Education

Regents to consider 'new gateway to Iowa State University'

Elevated walkway would connect new bridge to Jack Trice Stadium

Iowa State Cyclones fans swarm the field after their Big 12 Conference football win over the TCU Horned Frogs at Jack Tr
Iowa State Cyclones fans swarm the field after their Big 12 Conference football win over the TCU Horned Frogs at Jack Trice Stadium in Ames, Iowa, on Saturday, Oct. 28, 2017. Iowa State won 14-7. (Jim Slosiarek/The Gazette)

With its eye on a potential entertainment district abutting Jack Trice Stadium — and in hopes of alleviating perilous safety concerns for Cyclone fans — Iowa State University wants to erect a new gateway bridge and elevated walkway connected to the stadium concourse in Ames.

“Not only would it create a safer pedestrian route between the stadium and parking, but would enhance entry into the ISU campus,” according to a pitch going before the state Board of Regents this week.

The project, billed as a “new gateway to Iowa State University,” would cost from $8 million to $12 million and be funded by ISU Athletics Department operating revenue and private giving, according to an ISU request for permission to proceed with project planning.

Regents will consider the ISU request during their meeting Wednesday. If they give the go-ahead, Iowa State will build the bridge during the summers of 2021 and 2022, “thereby not impacting the need to use that area for parking during the school year,” according to Steve Malchow, ISU senior associate athletics director.

The ISU athletics department is aiming to complete the bridge by August 2022 — just in time for the start of that fall’s football season.

“One of the important reasons for the bridge is to improve the safety of fans crossing the road to and from parking lots,” Malchow said Friday in an email to The Gazette.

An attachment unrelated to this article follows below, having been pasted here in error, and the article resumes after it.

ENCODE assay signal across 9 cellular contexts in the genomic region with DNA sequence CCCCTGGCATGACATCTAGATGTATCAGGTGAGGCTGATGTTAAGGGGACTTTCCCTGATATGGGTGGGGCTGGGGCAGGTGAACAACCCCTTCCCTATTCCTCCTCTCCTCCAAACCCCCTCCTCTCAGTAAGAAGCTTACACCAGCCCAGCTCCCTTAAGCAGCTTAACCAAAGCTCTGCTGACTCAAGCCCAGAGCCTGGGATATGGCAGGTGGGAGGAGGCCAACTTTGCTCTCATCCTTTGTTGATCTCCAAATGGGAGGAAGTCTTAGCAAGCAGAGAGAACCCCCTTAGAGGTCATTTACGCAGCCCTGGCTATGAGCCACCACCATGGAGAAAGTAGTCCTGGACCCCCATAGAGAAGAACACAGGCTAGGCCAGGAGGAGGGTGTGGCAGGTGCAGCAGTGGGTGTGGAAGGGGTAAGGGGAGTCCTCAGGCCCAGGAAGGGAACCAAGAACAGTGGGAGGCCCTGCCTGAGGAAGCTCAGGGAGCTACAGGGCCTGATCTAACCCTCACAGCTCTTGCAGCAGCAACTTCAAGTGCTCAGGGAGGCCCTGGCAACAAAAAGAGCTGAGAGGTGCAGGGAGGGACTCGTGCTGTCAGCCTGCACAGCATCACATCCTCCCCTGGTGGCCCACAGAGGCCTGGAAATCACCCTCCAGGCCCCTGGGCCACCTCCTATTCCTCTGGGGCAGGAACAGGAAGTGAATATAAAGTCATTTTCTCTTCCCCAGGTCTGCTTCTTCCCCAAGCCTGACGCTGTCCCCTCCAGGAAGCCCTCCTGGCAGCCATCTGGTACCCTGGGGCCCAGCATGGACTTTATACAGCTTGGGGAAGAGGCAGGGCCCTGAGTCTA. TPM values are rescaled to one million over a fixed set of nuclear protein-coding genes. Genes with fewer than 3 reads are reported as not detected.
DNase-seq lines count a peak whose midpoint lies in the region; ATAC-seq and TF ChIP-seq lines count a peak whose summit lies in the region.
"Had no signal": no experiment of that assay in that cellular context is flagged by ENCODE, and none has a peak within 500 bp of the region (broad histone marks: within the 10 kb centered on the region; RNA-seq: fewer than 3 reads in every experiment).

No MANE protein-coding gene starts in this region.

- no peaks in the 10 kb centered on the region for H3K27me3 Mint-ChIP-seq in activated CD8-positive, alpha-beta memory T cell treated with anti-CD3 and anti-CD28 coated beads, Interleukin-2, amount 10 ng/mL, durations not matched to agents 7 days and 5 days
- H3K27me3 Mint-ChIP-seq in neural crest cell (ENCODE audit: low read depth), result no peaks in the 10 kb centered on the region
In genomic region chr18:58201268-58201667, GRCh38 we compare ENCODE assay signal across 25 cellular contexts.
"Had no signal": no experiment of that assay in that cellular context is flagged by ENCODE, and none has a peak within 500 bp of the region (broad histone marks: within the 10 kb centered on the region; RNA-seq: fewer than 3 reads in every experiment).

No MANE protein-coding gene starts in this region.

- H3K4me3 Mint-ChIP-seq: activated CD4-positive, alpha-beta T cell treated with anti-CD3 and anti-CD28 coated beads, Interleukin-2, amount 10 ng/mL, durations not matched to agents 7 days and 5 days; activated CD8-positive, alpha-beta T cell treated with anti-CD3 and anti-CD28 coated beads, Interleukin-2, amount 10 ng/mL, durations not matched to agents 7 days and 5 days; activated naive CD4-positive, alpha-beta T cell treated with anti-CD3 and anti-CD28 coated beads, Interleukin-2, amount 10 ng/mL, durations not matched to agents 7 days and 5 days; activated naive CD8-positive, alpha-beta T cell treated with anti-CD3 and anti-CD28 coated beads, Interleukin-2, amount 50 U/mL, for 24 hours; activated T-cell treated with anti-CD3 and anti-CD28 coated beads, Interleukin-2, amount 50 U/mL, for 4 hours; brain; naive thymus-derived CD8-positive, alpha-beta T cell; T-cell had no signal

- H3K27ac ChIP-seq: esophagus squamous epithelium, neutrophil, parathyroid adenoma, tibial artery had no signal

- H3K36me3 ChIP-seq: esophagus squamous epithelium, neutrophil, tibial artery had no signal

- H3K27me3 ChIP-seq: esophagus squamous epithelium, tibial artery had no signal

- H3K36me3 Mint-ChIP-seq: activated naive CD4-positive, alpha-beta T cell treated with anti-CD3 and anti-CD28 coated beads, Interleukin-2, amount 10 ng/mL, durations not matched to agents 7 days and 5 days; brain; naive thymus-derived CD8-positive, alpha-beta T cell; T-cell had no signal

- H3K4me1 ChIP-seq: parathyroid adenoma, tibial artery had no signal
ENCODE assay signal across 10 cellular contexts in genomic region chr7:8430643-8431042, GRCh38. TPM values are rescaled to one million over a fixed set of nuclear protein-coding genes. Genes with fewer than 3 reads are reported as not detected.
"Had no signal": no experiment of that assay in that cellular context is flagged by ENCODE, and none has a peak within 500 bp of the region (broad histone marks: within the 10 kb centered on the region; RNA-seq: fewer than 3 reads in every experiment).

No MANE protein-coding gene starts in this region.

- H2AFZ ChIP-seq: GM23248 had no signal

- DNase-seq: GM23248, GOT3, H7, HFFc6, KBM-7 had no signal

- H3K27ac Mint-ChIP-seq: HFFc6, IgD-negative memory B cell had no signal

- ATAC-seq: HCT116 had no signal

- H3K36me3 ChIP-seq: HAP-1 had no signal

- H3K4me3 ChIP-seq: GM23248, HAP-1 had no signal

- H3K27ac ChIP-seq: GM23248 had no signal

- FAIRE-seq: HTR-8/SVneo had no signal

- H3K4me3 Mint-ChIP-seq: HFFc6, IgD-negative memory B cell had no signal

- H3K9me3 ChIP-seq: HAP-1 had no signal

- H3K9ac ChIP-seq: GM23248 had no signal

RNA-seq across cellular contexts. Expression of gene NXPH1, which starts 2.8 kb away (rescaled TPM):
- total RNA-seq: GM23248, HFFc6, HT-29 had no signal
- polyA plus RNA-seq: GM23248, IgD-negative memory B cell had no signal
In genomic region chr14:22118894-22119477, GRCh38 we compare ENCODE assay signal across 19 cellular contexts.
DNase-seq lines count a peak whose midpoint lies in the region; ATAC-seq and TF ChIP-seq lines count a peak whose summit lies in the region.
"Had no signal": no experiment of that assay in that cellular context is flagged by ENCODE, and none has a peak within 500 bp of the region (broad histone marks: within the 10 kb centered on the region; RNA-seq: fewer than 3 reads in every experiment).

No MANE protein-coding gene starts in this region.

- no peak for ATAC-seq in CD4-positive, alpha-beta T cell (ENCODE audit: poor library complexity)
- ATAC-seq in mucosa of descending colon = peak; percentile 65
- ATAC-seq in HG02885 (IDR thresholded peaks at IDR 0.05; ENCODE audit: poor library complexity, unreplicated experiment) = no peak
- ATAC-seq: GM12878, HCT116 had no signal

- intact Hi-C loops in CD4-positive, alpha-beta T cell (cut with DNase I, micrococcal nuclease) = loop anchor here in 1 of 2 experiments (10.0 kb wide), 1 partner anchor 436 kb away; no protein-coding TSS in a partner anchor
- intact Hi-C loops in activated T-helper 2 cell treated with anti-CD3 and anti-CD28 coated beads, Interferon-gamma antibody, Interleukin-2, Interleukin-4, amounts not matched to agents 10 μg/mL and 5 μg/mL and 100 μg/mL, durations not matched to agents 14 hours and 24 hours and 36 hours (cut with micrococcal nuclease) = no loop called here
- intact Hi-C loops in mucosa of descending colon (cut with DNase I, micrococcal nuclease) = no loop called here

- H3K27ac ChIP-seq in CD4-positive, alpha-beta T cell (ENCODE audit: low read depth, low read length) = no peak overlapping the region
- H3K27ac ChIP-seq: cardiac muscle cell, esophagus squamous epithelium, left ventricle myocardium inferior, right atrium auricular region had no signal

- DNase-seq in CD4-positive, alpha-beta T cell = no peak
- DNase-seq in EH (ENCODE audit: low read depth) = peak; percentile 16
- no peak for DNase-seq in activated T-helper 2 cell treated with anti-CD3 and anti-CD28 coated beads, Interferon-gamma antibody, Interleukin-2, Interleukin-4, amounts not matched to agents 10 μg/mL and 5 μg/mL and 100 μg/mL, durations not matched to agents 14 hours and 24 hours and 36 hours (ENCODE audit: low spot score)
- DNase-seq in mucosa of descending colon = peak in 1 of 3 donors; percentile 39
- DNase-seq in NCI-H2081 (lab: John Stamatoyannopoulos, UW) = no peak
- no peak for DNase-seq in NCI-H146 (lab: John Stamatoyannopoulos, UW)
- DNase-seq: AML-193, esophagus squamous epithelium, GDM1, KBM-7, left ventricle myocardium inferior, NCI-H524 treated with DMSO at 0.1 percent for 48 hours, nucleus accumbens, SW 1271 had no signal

The bridge — which will cross over South University Boulevard, east of Jack Trice Stadium — “will significantly change the use of the grass parking lots and most likely will change how many pedestrians coming from the eastern parking lots access the stadium,” Malchow said.

The project will include an elevated walkway that will connect the bridge to the stadium’s east concourse. And — by shifting game day parking — current lots between Hilton Coliseum and Jack Trice Stadium could be used “in a different fashion,” Malchow said in response to a question about whether this proposal is associated with a recent ISU investigation of a larger entertainment district in the area.

ISU Athletics Director Jamie Pollard in September debuted his vision for a multiuse, cultural and entertainment district in that space and announced a monthslong, $300,000 market feasibility study — which Malchow on Friday said has not been completed.

The plan though, as Pollard described it, would explore relocating commuter and football game day parking to a new paved parking area with a pedestrian bridge over University Boulevard, connected to the stadium.

Malchow said freeing current parking lots could “generate much-needed revenues that the university can use to address long overdue deferred maintenance.”

In pitching the safety aspects of a new bridge, Iowa State reported the four-lane South University Boulevard has a 45 mph speed limit with two pedestrian crossing points that are “widely separated by one-third of a mile.”

“A large number of football fans cross this busy road, raising safety concerns and competing with game day traffic,” according to the board proposal.

If regents approve the project, it will add to an array of athletics-related projects on the ISU campus, including a $90 million sports performance center connected to the Bergstrom Football Complex and a $25 million renovation in Hilton Coliseum.

Comments: (319) 339-3158; vanessa.miller@thegazette.com

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